Preventing Cracks in Masonry Walls & Foundations
Regardless of the type of cladding covering the exterior of homes, most homes’ foundations are built using a reinforcing metal structure covered by some kind of concrete or masonry. There are many green homes and alternative building methods that use wood and other materials, but masonry foundations are the most popular. If your home has a masonry foundation (including masonry walls), here are some things to know, especially if you notice the development of any defects, cracks, or moisture intrusion in your crawlspace or basement.
Every homeowner should occasionally check the exterior of their home’s foundation, especially if there have been severe weather or geological events, such as heavy rains, flooding, or seismic activity, or nearby construction or industrial work that creates noticeable vibration, such as roadwork, the installation of oil or gas wells or pipeline, etc.
Before looking at the exterior, it’s useful to know which walls are load-bearing and which are not. Usually, this can be done by examining the beams and joists in the basement, crawlspace or attic. Also, note whether the walls are solid masonry or masonry-cavity, non-structural brick, or stone veneer. The overall quality of the building’s construction, and often that of its neighborhood, will be a good indicator of the condition of your home’s masonry.
All exposed masonry should be inspected for the following:
• spalling, which is the chipping or flaking of concrete, bricks or other masonry when improper drainage or venting and freeze-thaw weather cycling exists;
• bowing, which is the term used to describe vertical bulging;
• sweeping, which is horizontal bulging;
• leaning; and
• mortar deterioration.
Although masonry can deform elastically over long periods of time to accommodate small amounts of movement during freeze-thaw cycles, large movements can cause masonry cracking, which may appear along the mortar joints or through the masonry units.
Cracking can result from a variety of problems:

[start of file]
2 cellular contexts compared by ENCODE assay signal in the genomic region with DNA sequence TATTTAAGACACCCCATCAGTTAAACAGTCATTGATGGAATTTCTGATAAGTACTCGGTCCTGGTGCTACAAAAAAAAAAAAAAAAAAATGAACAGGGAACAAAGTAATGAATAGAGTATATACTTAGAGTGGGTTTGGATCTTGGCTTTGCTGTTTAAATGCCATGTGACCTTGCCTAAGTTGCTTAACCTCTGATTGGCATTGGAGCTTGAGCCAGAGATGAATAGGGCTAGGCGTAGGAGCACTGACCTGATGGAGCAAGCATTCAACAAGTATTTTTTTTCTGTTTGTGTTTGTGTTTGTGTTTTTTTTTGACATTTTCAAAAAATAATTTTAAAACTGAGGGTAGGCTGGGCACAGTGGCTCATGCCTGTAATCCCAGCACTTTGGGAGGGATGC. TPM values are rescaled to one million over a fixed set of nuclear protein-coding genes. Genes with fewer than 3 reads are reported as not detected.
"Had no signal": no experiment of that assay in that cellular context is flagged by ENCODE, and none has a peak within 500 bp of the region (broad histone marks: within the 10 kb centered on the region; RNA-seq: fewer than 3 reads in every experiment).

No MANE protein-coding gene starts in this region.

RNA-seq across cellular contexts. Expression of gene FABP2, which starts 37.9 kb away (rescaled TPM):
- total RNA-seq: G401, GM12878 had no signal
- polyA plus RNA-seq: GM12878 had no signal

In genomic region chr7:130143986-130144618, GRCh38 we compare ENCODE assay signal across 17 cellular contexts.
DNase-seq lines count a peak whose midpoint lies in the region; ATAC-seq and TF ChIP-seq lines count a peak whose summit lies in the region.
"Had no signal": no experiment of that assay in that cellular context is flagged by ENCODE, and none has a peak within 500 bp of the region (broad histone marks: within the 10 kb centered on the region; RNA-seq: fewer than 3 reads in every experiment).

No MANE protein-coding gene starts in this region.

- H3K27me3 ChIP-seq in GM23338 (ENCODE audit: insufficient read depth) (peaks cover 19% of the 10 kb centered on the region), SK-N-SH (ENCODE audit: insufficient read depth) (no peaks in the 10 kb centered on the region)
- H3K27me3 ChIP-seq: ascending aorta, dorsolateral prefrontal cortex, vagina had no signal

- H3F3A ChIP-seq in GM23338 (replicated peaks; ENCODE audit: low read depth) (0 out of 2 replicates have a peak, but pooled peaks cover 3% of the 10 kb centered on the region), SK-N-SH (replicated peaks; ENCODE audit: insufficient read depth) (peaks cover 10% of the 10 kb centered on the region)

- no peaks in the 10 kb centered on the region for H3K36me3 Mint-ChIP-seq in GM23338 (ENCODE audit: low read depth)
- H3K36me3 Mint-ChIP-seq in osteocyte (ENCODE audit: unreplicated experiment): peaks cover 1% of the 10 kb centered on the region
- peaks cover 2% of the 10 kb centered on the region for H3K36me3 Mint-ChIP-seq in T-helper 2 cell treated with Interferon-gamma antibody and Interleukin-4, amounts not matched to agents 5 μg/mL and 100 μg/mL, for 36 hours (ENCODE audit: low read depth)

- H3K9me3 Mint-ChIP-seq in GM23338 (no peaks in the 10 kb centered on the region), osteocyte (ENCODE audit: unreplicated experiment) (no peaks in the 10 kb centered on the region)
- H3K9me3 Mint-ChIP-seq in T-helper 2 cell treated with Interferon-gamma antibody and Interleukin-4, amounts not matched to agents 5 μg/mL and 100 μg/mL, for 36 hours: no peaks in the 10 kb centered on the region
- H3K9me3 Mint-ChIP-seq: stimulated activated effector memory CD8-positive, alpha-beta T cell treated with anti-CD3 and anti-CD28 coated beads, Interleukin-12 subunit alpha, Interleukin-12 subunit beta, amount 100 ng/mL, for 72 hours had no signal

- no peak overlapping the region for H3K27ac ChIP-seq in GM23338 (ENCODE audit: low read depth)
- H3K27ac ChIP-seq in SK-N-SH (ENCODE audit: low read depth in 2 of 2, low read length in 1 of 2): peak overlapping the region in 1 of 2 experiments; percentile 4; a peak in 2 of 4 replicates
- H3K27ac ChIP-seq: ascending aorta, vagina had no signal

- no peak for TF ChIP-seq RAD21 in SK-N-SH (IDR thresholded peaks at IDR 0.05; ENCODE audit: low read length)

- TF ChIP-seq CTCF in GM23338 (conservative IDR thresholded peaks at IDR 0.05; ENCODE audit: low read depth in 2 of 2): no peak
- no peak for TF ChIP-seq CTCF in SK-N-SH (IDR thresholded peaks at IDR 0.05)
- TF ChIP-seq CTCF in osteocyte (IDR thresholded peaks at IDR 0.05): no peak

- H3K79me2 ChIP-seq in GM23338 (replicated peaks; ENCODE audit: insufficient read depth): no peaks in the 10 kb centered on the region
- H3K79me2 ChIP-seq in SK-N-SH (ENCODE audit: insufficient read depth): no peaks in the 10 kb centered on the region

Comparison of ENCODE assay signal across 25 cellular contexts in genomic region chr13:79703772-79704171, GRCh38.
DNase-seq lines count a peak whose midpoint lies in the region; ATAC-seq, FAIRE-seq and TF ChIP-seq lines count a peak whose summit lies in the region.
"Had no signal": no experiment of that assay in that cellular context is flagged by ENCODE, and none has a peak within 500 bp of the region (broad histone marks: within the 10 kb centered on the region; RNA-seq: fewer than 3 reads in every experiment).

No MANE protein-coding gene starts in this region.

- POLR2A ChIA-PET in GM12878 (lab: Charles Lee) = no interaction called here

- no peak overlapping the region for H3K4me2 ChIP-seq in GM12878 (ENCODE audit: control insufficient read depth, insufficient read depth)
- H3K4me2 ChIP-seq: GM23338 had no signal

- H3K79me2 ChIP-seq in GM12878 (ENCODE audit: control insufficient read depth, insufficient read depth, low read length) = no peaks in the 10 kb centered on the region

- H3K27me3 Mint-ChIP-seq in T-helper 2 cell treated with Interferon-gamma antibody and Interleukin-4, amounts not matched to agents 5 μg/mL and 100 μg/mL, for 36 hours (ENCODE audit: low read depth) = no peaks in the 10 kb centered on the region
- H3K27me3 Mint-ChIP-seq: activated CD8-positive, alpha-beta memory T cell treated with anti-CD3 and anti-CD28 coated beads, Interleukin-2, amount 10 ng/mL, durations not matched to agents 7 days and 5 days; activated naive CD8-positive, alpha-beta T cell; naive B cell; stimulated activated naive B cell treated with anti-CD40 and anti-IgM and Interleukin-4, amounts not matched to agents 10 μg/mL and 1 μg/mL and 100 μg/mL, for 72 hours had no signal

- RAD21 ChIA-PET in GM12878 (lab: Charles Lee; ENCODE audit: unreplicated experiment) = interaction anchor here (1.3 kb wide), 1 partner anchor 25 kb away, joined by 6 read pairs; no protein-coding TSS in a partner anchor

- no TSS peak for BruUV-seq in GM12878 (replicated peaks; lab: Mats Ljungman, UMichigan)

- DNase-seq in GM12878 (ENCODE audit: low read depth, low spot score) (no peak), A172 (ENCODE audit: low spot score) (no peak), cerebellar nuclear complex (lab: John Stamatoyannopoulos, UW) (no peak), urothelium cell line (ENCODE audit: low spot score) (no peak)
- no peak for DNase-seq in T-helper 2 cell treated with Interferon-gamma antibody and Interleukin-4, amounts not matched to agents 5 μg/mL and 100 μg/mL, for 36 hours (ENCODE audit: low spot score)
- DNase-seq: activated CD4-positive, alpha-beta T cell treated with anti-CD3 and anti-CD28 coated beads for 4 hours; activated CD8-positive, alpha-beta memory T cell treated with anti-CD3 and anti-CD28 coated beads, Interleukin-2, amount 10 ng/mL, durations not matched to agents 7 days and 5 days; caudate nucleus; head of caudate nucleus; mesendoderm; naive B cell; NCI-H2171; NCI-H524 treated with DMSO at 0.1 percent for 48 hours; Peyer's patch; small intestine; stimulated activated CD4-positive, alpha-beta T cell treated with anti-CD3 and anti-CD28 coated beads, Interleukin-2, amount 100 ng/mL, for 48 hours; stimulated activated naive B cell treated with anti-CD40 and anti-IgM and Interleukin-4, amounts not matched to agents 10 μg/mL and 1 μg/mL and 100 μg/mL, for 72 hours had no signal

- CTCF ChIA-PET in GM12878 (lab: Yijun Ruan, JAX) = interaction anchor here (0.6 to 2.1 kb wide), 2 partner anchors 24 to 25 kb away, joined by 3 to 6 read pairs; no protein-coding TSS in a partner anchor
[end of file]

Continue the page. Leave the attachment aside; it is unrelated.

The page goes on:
• differential settlement of the foundation;
• drying shrinkage (particularly in a concrete block foundation);
• expansion and contraction due to ambient thermal and moisture variations;
• improper support over door and window openings, which is the effect of freeze-thaw cycles;
• the corrosion of iron and steel wall reinforcement;
• differential movement between building materials;
• the expansion of salts in the cement mixture;
• efflorescence, which is the white powder that forms on the surface of concrete/masonry walls as a result of water evaporation (and a cosmetic issue only); and
• the bulging or leaning of walls.
Most common masonry wall cracks are caused by thermal or moisture expansion. Active cracks can be sealed with a flexible sealant. Inactive cracks may be pointed, which is the process of filling joints between masonry units or bricks with mortar. Some of this work should be undertaken by a masonry professional.
If there are evident or suspected problems, two methods of testing are sometimes useful for assessing masonry. This first test should be performed by a qualified masonry contractor. Probe holes can be drilled through the joints or masonry units with a masonry bit and probed with a stiff wire (or a fiber optic camera) to determine a wall’s thickness and the adequacy of its mortar. The probe holes are then patched after the investigation has been completed.
A hammer test can be used to determine the structural soundness of masonry units and their bond to the mortar. In a hammer test, the masonry is tapped lightly with a hammer, and the resonance of the sound produced is evaluated. Individual bricks can be replaced and the mortar re-pointed, as damaged bricks cannot be repaired. If re-pointing, the new mortar should be of the same composition as the existing mortar to prevent deterioration.
There may be a substantial difference in the masonry walls in buildings built during the last 40 to 50 years compared to those constructed earlier. Walls became thinner as designers began to more effectively exploit the compressive strength of masonry. This was done by using higher-strength masonry materials and mortars. But this change came at the expense of flexibility; as such, today’s masonry walls and foundations are often more brittle than their massive ancestors and, therefore, particularly susceptible to stress-induced damage. That’s why homeowners should be vigilant with their homeowner maintenance plan by occasionally checking the condition of their home’s foundation, along with any masonry walls.